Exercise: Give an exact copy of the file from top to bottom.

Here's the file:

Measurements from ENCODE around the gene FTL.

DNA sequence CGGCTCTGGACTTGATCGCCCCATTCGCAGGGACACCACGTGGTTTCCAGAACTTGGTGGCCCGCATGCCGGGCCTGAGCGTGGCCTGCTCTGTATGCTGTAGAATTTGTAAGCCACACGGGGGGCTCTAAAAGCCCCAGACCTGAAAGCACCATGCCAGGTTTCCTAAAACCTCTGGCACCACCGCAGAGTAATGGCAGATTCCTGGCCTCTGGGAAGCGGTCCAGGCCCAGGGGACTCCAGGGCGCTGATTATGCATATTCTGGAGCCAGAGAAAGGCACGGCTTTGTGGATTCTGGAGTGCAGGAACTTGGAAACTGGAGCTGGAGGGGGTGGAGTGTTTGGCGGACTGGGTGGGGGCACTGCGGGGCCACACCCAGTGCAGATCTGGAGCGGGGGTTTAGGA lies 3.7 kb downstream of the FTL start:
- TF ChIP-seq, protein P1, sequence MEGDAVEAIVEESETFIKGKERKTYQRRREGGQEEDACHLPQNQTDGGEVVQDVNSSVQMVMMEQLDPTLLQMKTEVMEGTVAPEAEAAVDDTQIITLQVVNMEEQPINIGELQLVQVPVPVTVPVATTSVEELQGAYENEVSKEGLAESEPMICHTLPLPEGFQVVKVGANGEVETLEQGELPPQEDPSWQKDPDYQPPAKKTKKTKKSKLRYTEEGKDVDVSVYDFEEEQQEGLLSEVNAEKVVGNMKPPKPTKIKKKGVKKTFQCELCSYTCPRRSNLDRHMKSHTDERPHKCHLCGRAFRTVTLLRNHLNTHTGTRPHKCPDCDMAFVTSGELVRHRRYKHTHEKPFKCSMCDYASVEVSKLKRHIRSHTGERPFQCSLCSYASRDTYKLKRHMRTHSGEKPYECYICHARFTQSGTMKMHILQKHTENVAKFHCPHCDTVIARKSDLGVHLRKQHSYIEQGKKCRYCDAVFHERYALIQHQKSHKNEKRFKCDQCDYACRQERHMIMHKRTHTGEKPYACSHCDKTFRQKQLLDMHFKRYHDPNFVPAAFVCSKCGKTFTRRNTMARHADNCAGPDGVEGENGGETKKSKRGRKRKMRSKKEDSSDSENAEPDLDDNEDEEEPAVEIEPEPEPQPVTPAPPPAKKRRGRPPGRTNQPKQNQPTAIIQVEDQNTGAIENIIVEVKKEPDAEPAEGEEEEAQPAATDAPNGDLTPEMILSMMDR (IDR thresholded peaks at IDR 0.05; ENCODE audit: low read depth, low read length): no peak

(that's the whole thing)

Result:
Measurements from ENCODE around the gene FTL.

DNA sequence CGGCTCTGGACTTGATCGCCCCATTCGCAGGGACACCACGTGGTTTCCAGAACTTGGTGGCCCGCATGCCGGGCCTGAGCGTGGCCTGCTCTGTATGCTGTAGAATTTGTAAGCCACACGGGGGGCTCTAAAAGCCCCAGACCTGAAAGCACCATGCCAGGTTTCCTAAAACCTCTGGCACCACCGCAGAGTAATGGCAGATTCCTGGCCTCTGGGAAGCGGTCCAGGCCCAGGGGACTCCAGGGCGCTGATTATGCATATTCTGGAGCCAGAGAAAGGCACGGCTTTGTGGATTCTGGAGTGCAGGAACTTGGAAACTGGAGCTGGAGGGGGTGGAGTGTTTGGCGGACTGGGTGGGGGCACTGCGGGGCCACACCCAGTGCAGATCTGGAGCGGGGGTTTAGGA lies 3.7 kb downstream of the FTL start:
- TF ChIP-seq, protein P1, sequence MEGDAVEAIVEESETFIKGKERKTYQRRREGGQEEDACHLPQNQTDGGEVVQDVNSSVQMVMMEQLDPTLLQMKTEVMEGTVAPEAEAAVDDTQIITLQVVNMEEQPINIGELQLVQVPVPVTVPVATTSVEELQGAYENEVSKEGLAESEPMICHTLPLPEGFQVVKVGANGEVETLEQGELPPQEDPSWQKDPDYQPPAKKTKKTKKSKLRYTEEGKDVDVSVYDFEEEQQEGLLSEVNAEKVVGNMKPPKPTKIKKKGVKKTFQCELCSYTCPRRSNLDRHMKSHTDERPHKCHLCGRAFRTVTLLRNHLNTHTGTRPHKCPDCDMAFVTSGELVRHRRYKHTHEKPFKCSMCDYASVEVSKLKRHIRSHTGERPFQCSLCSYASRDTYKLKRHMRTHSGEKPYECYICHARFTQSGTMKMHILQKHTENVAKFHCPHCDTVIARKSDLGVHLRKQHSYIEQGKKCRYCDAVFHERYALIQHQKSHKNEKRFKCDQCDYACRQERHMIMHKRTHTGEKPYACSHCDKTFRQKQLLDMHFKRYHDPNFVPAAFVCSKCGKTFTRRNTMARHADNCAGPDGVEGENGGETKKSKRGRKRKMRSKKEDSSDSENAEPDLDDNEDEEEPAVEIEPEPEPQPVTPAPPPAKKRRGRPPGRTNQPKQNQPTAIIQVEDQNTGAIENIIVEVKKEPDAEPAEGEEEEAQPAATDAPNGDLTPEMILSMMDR (IDR thresholded peaks at IDR 0.05; ENCODE audit: low read depth, low read length): no peak